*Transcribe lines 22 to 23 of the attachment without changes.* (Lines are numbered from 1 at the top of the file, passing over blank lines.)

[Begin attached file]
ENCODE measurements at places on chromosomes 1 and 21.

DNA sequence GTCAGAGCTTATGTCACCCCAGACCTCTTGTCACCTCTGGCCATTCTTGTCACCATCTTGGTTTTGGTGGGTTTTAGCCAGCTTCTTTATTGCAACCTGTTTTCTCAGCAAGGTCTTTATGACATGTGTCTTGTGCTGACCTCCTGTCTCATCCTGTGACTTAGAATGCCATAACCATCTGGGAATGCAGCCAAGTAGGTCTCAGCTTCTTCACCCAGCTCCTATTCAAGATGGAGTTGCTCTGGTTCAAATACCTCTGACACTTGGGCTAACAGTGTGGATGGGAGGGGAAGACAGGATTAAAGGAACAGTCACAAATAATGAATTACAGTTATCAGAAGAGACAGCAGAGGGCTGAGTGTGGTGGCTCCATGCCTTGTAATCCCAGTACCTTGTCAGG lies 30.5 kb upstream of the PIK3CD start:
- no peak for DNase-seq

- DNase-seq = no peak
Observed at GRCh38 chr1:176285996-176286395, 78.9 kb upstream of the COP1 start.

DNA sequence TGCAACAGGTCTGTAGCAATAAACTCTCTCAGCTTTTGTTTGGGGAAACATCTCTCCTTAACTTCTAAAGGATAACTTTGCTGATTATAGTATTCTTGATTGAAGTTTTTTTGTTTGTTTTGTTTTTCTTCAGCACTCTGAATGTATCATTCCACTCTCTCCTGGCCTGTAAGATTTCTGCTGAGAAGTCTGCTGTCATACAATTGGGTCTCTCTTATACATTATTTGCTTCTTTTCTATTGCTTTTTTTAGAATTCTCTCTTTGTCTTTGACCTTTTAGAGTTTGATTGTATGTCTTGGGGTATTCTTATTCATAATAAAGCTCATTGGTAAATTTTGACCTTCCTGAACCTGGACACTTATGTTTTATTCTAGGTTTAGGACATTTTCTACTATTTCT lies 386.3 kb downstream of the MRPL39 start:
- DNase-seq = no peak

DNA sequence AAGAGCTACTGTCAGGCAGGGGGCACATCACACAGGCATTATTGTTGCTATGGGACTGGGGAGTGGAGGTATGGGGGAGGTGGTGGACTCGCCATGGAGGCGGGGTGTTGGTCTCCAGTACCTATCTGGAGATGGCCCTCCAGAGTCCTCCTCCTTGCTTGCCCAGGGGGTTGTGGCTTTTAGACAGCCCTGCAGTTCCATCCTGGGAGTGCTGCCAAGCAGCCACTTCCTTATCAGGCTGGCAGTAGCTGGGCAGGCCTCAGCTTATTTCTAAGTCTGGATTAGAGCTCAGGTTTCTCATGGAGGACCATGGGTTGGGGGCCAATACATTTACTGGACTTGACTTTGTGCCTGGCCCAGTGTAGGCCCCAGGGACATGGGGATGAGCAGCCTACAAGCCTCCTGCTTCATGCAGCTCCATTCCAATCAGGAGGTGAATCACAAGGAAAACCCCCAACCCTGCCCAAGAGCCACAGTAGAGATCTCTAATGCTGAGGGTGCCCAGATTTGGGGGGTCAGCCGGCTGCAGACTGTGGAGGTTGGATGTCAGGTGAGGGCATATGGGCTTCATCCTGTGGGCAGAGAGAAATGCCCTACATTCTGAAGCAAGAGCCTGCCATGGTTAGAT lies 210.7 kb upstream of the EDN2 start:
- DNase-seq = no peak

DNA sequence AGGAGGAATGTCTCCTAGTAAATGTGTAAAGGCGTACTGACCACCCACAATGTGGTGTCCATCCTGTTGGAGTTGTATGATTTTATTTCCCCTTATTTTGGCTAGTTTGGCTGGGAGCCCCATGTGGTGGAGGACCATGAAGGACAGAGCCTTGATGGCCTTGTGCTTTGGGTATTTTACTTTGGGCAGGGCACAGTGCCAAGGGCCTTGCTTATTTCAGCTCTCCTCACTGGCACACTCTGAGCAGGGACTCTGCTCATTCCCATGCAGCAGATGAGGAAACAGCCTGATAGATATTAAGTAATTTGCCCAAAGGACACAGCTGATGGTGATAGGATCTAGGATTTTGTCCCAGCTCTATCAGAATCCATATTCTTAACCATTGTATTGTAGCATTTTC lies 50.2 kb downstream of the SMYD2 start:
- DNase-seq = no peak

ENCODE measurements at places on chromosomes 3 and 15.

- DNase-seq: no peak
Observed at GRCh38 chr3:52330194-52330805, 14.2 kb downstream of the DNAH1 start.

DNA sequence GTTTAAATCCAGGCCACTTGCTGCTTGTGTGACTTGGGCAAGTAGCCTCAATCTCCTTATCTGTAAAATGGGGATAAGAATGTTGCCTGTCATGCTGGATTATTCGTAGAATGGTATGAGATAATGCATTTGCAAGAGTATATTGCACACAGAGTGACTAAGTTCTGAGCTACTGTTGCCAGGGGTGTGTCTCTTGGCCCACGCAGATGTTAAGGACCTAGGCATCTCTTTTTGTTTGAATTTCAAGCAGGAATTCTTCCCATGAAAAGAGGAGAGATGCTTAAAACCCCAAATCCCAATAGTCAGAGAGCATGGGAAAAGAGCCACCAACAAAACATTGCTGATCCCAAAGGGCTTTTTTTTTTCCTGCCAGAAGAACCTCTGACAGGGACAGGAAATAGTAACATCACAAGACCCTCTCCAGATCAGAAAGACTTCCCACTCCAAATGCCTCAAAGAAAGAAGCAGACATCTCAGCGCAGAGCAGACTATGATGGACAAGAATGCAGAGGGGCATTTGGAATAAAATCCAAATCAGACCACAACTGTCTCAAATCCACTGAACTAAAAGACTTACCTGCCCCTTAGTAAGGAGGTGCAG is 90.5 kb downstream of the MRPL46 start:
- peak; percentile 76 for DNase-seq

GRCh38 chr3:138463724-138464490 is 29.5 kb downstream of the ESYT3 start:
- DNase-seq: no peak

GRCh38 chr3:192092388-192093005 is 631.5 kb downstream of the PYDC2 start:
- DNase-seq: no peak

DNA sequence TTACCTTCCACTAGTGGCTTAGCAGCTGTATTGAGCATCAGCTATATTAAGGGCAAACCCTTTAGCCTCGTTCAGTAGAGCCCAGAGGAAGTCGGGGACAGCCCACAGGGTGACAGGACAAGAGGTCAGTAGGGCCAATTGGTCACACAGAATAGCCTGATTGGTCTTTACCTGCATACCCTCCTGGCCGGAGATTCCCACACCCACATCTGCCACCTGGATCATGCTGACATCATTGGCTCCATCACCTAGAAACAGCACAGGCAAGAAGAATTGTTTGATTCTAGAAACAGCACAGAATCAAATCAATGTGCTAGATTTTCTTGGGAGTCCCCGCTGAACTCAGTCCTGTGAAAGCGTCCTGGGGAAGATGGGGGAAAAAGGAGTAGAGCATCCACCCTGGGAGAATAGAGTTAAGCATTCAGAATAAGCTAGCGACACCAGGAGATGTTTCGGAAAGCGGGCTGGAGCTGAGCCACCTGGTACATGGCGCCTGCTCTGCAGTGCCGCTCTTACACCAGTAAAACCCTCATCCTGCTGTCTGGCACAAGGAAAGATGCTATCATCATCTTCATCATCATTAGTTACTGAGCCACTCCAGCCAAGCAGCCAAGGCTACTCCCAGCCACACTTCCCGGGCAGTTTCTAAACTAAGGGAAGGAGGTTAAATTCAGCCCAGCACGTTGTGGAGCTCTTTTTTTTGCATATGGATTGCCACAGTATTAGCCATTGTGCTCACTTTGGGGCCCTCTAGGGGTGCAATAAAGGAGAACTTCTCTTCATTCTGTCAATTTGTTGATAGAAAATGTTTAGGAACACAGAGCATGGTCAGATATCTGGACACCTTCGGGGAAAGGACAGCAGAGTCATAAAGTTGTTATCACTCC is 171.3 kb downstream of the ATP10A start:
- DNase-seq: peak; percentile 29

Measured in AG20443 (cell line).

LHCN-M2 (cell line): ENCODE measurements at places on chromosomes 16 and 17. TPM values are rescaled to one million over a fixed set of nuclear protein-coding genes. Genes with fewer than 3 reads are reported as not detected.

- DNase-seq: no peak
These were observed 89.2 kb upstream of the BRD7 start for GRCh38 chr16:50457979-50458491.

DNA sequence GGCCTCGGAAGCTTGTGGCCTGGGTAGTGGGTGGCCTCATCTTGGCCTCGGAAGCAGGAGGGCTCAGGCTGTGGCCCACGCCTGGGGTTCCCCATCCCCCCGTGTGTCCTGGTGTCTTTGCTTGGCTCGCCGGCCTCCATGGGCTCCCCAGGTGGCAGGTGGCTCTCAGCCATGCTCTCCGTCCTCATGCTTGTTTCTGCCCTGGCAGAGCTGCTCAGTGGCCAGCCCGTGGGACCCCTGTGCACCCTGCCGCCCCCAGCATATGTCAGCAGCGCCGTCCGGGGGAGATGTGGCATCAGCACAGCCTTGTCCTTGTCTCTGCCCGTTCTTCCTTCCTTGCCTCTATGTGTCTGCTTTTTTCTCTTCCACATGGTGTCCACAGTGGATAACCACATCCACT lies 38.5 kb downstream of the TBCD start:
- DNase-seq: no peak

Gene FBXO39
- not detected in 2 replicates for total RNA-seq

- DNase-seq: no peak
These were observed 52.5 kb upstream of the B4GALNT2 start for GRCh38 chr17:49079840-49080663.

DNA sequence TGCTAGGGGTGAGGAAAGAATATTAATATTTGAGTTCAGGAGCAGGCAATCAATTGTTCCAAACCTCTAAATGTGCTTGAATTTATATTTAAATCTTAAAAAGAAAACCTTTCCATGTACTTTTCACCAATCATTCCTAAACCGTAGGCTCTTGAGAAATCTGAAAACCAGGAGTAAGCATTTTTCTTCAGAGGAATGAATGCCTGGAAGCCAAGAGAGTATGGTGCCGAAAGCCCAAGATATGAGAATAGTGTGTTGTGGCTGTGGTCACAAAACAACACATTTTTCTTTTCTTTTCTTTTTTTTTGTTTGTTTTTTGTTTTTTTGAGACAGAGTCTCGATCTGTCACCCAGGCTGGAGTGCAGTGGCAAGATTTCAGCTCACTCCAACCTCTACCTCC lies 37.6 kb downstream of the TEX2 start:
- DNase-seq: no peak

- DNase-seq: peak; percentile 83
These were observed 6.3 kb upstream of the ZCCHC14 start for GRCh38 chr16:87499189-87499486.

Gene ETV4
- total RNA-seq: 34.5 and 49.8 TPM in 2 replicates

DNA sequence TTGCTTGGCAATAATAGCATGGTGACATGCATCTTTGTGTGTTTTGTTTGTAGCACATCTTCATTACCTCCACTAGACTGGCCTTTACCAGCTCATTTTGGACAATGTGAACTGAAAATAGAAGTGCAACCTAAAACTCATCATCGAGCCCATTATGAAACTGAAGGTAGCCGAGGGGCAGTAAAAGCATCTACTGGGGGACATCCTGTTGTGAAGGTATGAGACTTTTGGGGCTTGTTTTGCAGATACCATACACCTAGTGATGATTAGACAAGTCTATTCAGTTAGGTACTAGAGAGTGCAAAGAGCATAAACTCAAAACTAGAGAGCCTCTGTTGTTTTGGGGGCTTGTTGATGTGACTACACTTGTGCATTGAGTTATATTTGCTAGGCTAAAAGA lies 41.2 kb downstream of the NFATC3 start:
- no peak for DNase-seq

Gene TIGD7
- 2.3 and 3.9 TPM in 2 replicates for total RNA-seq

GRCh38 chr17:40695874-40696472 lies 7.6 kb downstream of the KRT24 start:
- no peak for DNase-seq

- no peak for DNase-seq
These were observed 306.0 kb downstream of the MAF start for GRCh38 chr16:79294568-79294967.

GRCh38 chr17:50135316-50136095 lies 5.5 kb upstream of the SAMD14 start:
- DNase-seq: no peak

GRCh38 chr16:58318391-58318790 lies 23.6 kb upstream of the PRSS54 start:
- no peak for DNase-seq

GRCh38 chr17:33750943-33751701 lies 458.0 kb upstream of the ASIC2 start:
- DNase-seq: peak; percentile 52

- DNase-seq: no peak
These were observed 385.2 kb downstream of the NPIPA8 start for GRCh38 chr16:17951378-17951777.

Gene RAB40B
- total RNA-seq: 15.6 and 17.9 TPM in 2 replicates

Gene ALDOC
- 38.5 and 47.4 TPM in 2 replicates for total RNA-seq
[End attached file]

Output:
- DNase-seq: peak; percentile 29

Measured in AG20443 (cell line).